Before he even thinks about what objects to put out, though, he considers lighting. “I will actually rewire lamps to create the right ambience,” he says. He recommends warmer bulbs, for their softer and more flattering glow, and will often use extension cords to play with the height of hanging lamps, lowering them to create an atmospheric setting that helps bring new people together, both literally and figuratively. But often your greatest ally is natural light, he advises. “I really try to time dinner so we can be outside when the sun sets,” he says, a decision that allows a party to shift naturally between a daytime and a nighttime energy.
To establish a laid-back mood, Tieghi-Walker invites people to seat themselves (no place cards, in other words), and safety permitting, he likes to strategically overcrowd the table with chairs and benches, forcing people to get close. Near the door to his terrace he places baskets of napkins and mismatched cutlery — among his favorite pieces are weathered Victorian-style knives and forks — sourced from Etsy, eBay and Craigslist, for people to grab on their way to the table. If it’s a cool evening or if he’s serving a midday lunch, he might also lay out vintage ponchos, blankets or sun hats for guests. One constant, no matter the weather or time: expressive, hand-painted ceramic serving plates — laden with simple dishes like roast chicken and vegetables or a quickly thrown-together pasta — from Creative Growth, an Oakland, Calif.-based organization that supports artists with developmental disabilities. One features a portrait of a smiling Sean Penn. “I like getting a sense of joy or humor from a meal,” says Tieghi-Walker. “So much of life takes so much effort, but meals are a moment when you should relax, so why overcomplicate it?”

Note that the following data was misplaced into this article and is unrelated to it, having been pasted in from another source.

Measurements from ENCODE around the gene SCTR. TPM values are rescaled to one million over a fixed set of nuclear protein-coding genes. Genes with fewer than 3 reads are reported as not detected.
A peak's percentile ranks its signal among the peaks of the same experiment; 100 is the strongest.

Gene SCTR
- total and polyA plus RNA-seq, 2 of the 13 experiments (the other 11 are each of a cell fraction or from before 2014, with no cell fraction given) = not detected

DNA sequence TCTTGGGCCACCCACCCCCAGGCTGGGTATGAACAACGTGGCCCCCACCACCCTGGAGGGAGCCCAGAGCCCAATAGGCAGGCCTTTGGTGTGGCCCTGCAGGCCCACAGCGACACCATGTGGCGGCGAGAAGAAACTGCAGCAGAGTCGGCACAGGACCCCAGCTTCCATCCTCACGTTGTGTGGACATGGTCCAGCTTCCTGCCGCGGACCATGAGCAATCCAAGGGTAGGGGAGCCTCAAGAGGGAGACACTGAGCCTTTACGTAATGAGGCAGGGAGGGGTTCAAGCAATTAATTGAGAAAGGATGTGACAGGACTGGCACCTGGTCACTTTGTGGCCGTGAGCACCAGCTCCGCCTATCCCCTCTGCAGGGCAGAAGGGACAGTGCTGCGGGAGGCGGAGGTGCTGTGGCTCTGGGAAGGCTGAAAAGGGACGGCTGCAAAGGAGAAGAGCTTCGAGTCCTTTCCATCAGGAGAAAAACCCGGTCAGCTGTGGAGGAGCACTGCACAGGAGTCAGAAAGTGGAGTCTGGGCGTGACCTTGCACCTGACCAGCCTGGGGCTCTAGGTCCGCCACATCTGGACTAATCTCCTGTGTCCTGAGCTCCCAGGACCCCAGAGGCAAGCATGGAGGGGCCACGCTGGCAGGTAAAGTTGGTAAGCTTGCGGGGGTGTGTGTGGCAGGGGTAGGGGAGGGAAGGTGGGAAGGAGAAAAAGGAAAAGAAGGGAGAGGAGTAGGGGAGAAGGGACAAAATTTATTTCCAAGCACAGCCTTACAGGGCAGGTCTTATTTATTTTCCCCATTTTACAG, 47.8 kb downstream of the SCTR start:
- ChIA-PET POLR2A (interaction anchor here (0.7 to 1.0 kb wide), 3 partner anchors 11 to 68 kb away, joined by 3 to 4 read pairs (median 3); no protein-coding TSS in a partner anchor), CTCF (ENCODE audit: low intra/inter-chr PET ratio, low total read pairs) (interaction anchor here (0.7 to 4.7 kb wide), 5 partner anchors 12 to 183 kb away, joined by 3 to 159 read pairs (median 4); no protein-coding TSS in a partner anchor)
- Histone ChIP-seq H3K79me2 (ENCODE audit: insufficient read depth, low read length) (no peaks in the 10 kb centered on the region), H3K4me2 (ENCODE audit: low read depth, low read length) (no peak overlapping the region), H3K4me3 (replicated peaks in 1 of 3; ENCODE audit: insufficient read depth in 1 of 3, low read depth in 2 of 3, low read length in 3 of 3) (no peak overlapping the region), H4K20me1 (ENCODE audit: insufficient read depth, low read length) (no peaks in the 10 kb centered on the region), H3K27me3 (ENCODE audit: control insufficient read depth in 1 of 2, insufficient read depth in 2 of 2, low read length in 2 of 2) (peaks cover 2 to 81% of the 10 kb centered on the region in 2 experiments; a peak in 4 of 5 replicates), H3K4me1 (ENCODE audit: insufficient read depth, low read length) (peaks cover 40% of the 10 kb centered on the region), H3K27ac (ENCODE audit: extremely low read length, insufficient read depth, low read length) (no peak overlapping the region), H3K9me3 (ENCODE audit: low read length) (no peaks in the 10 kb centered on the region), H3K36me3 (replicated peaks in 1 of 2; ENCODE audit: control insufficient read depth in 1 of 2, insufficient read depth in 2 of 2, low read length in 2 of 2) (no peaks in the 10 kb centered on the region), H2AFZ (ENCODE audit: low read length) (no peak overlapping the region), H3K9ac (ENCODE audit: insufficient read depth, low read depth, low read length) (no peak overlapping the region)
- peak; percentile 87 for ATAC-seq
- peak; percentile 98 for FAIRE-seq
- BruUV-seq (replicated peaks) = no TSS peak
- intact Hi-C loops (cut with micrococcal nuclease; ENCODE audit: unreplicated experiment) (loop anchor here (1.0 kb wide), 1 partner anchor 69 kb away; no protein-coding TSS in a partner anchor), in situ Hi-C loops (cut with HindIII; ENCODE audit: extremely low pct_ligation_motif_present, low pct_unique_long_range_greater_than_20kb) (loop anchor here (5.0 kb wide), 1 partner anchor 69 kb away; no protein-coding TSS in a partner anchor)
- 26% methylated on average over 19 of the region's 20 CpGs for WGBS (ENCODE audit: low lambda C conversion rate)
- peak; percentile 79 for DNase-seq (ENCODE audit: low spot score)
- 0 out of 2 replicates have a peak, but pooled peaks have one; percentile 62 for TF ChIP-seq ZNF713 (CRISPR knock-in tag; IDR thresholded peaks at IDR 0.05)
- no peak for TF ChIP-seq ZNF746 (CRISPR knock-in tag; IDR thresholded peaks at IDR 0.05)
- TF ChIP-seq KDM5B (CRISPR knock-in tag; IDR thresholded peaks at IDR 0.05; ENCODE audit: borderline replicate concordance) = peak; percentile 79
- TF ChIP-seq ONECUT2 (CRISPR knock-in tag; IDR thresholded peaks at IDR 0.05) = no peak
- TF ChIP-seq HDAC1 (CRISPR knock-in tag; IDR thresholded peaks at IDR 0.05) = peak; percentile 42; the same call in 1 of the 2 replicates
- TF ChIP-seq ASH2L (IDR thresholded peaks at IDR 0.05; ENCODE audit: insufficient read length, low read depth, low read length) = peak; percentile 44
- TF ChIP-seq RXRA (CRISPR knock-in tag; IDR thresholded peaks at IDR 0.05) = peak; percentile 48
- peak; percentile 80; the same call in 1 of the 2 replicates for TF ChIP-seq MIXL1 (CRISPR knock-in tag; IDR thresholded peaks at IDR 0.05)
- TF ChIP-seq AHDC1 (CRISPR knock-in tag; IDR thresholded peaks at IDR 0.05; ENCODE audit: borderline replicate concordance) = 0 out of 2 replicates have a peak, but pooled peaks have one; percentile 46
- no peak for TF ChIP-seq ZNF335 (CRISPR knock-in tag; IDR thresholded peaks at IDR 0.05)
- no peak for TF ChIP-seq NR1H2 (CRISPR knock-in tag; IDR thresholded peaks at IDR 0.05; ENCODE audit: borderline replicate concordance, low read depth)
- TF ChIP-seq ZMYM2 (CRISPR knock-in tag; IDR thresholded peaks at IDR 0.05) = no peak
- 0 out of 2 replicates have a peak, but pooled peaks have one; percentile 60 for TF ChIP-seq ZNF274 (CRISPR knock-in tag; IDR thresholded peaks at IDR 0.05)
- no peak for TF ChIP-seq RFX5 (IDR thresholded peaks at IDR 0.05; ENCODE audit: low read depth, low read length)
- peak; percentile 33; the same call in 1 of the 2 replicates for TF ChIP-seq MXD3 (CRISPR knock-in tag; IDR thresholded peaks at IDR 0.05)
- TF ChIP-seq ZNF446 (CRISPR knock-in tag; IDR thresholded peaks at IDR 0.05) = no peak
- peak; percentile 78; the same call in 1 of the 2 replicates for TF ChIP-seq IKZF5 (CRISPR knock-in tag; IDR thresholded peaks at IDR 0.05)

Entertaining can feel like a chore for some chefs, but not for Saehee Cho, who — when she’s not baking elegant custom cakes, interviewing fellow chefs for her newsletter or sourcing produce for her farm-to-home delivery service, Soon Mini — hosts regularly. Shifting your strategy to match the size of a party is key, she says. For bigger gatherings — she sometimes feeds up to 30 people during pop-up events at Windrose Farm in Paso Robles, Calif., where she sets up long tables in the orchard — she advises serving meals family style and using both food and flowers for decoration to create a sense of natural, unfussy abundance. And don’t be afraid to keep the food itself simple. “Larger groups are more convivial, so I like to serve more dips and spreads, appetizers, charcuterie and crudités,” she says. “The other day we just picked turnips, washed them and ate them like rabbits and they were delicious. Even just a potato baked in foil over an open fire can be so good.”